#48 adrian east sydney

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Posted 28 May 2010 - 05:28 AM

Great job!

Anything to take the hassle out of using the door. When it works, it is great. When it gets stuck I hope for some easy solution. This may be it, apart from removal of motor.

What about electrolysis?

Where is this cyclone weather warning for Sunday? BoM currently "Sunday: Wind: West to southwesterly around 10 knots, turning east to southeast 15 to 25 knots in the afternoon, possibly increasing to 25 to 35 knots."

Adrian
East Sydney

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#49 Chuck.R

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Posted 28 May 2010 - 09:30 PM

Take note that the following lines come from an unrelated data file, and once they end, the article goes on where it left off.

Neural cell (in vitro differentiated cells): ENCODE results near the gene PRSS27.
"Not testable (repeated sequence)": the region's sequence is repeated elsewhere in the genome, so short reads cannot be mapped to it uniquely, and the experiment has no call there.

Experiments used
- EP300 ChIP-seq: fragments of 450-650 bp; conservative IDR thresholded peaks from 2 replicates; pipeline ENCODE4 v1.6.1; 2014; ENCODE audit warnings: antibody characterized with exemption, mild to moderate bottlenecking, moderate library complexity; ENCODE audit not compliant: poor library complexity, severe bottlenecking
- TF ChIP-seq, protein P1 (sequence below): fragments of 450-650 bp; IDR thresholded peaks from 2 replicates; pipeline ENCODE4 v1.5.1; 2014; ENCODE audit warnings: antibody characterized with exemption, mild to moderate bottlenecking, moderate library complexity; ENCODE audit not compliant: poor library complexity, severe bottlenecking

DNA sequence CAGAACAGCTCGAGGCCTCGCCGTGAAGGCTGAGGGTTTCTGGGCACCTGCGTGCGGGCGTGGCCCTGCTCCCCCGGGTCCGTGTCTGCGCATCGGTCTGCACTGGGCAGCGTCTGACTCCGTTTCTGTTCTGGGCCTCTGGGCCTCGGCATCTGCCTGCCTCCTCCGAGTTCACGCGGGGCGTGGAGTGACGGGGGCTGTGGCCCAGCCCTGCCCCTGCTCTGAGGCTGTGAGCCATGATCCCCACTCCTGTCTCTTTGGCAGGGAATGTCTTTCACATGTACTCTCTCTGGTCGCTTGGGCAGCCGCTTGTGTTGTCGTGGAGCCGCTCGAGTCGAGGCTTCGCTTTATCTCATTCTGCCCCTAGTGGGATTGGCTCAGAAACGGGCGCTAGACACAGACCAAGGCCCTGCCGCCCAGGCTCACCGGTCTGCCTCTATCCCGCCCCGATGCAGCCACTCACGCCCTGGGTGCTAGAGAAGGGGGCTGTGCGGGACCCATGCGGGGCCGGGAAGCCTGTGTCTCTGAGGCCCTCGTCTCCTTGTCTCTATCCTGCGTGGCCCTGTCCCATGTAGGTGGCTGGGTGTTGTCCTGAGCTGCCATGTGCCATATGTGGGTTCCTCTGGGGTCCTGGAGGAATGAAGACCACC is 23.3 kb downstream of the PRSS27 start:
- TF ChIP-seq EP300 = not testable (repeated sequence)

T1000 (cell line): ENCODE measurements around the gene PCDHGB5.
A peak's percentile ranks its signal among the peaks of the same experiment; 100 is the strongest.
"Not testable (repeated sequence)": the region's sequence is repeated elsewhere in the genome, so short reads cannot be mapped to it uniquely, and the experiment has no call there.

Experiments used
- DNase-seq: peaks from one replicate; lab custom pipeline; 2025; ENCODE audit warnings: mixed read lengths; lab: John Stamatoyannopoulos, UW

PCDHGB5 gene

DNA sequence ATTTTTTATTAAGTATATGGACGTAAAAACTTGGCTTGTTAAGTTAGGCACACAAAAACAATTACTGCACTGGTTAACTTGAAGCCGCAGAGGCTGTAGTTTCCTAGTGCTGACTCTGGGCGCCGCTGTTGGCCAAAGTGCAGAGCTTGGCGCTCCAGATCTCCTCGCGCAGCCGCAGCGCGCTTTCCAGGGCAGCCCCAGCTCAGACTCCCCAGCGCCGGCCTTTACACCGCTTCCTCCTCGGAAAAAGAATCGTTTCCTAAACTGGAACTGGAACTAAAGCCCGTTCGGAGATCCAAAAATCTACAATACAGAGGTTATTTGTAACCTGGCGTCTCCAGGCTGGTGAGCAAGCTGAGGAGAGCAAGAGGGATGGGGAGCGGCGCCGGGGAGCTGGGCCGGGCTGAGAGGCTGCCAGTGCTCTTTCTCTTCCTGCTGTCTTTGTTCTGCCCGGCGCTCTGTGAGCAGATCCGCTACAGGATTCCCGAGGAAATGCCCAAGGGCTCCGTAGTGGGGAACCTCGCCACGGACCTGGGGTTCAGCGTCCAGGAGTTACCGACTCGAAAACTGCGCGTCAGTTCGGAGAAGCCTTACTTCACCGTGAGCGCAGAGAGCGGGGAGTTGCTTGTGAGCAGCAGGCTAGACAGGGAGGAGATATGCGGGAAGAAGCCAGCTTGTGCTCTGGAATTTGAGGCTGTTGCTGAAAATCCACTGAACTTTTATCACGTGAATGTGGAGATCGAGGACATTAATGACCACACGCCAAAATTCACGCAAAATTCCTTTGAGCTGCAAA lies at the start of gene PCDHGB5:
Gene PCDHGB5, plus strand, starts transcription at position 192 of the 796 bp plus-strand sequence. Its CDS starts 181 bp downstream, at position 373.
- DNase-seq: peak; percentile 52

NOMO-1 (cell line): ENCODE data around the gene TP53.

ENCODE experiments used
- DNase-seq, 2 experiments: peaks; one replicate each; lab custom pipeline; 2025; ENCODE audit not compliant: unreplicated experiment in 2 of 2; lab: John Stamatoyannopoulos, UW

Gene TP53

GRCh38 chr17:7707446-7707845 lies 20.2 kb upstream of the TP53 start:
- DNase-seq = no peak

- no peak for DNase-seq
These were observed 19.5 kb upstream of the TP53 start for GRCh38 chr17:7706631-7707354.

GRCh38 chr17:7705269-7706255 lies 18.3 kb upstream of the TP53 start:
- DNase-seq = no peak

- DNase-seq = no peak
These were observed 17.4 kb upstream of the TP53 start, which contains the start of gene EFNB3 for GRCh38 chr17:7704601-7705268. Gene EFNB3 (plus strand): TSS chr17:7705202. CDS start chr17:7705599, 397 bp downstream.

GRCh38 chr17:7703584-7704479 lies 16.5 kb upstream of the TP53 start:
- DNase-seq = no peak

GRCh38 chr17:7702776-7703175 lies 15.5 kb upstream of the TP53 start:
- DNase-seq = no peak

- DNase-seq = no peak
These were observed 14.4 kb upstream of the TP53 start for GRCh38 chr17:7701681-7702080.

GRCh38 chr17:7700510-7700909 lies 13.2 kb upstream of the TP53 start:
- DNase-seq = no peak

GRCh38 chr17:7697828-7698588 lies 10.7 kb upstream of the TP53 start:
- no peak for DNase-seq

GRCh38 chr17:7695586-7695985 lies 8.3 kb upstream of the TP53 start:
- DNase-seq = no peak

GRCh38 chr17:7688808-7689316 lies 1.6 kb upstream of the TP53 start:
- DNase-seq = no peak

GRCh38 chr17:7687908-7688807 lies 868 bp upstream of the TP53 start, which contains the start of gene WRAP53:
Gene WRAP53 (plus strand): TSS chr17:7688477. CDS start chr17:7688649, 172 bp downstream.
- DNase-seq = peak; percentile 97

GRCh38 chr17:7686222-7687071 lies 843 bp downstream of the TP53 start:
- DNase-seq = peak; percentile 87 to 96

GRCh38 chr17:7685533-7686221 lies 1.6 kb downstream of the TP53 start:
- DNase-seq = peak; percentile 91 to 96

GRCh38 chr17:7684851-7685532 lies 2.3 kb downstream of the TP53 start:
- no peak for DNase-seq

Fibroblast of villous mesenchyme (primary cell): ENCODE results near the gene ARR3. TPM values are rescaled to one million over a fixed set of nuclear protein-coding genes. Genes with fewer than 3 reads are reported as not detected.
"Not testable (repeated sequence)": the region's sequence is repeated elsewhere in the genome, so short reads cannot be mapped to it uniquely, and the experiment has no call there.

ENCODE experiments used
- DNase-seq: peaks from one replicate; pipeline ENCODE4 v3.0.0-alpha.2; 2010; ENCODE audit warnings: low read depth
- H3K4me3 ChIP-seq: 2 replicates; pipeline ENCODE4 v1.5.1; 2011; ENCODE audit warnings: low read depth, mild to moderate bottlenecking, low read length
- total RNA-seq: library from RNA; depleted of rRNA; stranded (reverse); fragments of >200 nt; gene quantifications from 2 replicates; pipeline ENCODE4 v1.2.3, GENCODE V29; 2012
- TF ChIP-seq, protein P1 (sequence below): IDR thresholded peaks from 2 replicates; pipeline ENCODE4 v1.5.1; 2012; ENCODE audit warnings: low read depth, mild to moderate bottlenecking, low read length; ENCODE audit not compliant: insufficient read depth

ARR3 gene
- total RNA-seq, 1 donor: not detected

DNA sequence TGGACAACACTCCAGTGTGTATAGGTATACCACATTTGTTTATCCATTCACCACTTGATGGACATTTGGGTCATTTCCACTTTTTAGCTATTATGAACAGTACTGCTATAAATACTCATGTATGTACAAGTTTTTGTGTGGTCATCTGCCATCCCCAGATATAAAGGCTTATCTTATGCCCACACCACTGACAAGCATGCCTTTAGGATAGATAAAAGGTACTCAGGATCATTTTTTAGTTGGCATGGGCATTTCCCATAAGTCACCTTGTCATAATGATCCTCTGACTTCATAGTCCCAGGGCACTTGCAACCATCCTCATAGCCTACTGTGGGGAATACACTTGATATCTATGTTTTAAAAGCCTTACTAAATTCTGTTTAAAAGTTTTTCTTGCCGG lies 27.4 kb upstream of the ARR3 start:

Thanks for posting all the pics Cazza.

#50 IANLOD

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Posted 07 June 2010 - 04:47 AM

Guys,

The Melbourne solution
The cowling guides the motor up into the engine well so the door always closes perfectly seated

Once you have had this fitted you will be cursing yourself to why you put up with the OEM supplied product for so long.

It is nearly as easy as pushing the button on an electric tilt outboard.

#51 IANLOD

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Posted 07 June 2010 - 05:32 AM

Re electrolysis

Have fitted a hull anode to the door and wired it to one of the skeg bolts but thinking about it now it could have been fitted to the inside of the door to reduce drag.
This saves checking on motor skeg anode as mine were being eaten out every 4 months Attached File  P6250012.JPG   782.8K   70 downloadsor so.

#52 doooouglus

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Posted 15 March 2012 - 03:03 PM